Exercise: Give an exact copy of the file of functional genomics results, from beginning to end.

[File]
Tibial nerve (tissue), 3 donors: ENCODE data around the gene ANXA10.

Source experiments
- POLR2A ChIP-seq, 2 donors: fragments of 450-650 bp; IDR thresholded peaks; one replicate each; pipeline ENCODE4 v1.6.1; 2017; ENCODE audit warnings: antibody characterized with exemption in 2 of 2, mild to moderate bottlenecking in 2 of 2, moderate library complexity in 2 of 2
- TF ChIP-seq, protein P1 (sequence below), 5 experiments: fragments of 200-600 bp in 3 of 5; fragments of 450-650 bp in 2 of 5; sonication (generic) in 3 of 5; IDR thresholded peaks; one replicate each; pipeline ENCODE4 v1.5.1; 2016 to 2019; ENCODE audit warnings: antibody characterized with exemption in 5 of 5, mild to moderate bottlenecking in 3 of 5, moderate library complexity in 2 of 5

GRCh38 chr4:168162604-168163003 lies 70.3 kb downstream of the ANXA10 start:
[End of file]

Tibial nerve (tissue), 3 donors: ENCODE data around the gene ANXA10.

Source experiments
- POLR2A ChIP-seq, 2 donors: fragments of 450-650 bp; IDR thresholded peaks; one replicate each; pipeline ENCODE4 v1.6.1; 2017; ENCODE audit warnings: antibody characterized with exemption in 2 of 2, mild to moderate bottlenecking in 2 of 2, moderate library complexity in 2 of 2
- TF ChIP-seq, protein P1 (sequence below), 5 experiments: fragments of 200-600 bp in 3 of 5; fragments of 450-650 bp in 2 of 5; sonication (generic) in 3 of 5; IDR thresholded peaks; one replicate each; pipeline ENCODE4 v1.5.1; 2016 to 2019; ENCODE audit warnings: antibody characterized with exemption in 5 of 5, mild to moderate bottlenecking in 3 of 5, moderate library complexity in 2 of 5

GRCh38 chr4:168162604-168163003 lies 70.3 kb downstream of the ANXA10 start: